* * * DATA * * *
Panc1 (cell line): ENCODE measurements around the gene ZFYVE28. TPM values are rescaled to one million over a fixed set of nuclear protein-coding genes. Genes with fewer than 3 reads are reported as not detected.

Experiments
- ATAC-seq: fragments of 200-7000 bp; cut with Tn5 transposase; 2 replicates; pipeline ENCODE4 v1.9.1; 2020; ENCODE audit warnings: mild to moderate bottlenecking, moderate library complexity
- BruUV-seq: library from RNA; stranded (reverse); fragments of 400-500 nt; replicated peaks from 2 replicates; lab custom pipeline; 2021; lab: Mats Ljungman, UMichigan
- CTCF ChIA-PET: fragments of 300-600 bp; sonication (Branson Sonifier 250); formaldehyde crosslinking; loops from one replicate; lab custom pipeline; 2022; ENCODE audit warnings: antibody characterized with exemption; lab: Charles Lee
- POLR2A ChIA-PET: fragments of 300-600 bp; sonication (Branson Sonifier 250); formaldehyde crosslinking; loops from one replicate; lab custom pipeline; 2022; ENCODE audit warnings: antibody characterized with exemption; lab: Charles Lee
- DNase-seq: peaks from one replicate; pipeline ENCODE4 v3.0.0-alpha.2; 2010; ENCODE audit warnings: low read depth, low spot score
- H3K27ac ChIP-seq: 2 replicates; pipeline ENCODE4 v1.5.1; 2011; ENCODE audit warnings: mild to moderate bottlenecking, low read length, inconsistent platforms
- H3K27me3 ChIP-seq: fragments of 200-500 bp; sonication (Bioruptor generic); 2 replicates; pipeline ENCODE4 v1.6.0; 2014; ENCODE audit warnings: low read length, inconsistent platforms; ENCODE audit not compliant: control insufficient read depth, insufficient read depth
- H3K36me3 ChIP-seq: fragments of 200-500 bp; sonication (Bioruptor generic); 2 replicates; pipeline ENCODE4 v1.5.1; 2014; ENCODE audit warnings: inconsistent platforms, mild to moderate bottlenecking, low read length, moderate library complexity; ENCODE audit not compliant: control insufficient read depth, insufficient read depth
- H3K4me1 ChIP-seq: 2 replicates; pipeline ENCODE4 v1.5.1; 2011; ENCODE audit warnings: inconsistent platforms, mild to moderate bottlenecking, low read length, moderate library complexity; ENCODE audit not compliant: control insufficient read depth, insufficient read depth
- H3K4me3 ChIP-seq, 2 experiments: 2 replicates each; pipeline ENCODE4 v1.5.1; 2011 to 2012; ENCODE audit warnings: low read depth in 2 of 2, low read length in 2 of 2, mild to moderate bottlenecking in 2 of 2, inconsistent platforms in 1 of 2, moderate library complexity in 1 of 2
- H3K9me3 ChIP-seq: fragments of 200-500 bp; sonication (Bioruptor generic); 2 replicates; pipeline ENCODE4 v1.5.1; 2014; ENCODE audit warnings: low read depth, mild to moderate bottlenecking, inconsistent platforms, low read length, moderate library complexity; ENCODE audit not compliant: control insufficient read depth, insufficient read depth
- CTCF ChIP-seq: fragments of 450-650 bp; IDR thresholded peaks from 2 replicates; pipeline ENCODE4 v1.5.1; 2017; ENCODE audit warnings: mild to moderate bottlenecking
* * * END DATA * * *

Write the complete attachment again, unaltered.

Panc1 (cell line): ENCODE measurements around the gene ZFYVE28. TPM values are rescaled to one million over a fixed set of nuclear protein-coding genes. Genes with fewer than 3 reads are reported as not detected.

Experiments
- ATAC-seq: fragments of 200-7000 bp; cut with Tn5 transposase; 2 replicates; pipeline ENCODE4 v1.9.1; 2020; ENCODE audit warnings: mild to moderate bottlenecking, moderate library complexity
- BruUV-seq: library from RNA; stranded (reverse); fragments of 400-500 nt; replicated peaks from 2 replicates; lab custom pipeline; 2021; lab: Mats Ljungman, UMichigan
- CTCF ChIA-PET: fragments of 300-600 bp; sonication (Branson Sonifier 250); formaldehyde crosslinking; loops from one replicate; lab custom pipeline; 2022; ENCODE audit warnings: antibody characterized with exemption; lab: Charles Lee
- POLR2A ChIA-PET: fragments of 300-600 bp; sonication (Branson Sonifier 250); formaldehyde crosslinking; loops from one replicate; lab custom pipeline; 2022; ENCODE audit warnings: antibody characterized with exemption; lab: Charles Lee
- DNase-seq: peaks from one replicate; pipeline ENCODE4 v3.0.0-alpha.2; 2010; ENCODE audit warnings: low read depth, low spot score
- H3K27ac ChIP-seq: 2 replicates; pipeline ENCODE4 v1.5.1; 2011; ENCODE audit warnings: mild to moderate bottlenecking, low read length, inconsistent platforms
- H3K27me3 ChIP-seq: fragments of 200-500 bp; sonication (Bioruptor generic); 2 replicates; pipeline ENCODE4 v1.6.0; 2014; ENCODE audit warnings: low read length, inconsistent platforms; ENCODE audit not compliant: control insufficient read depth, insufficient read depth
- H3K36me3 ChIP-seq: fragments of 200-500 bp; sonication (Bioruptor generic); 2 replicates; pipeline ENCODE4 v1.5.1; 2014; ENCODE audit warnings: inconsistent platforms, mild to moderate bottlenecking, low read length, moderate library complexity; ENCODE audit not compliant: control insufficient read depth, insufficient read depth
- H3K4me1 ChIP-seq: 2 replicates; pipeline ENCODE4 v1.5.1; 2011; ENCODE audit warnings: inconsistent platforms, mild to moderate bottlenecking, low read length, moderate library complexity; ENCODE audit not compliant: control insufficient read depth, insufficient read depth
- H3K4me3 ChIP-seq, 2 experiments: 2 replicates each; pipeline ENCODE4 v1.5.1; 2011 to 2012; ENCODE audit warnings: low read depth in 2 of 2, low read length in 2 of 2, mild to moderate bottlenecking in 2 of 2, inconsistent platforms in 1 of 2, moderate library complexity in 1 of 2
- H3K9me3 ChIP-seq: fragments of 200-500 bp; sonication (Bioruptor generic); 2 replicates; pipeline ENCODE4 v1.5.1; 2014; ENCODE audit warnings: low read depth, mild to moderate bottlenecking, inconsistent platforms, low read length, moderate library complexity; ENCODE audit not compliant: control insufficient read depth, insufficient read depth
- CTCF ChIP-seq: fragments of 450-650 bp; IDR thresholded peaks from 2 replicates; pipeline ENCODE4 v1.5.1; 2017; ENCODE audit warnings: mild to moderate bottlenecking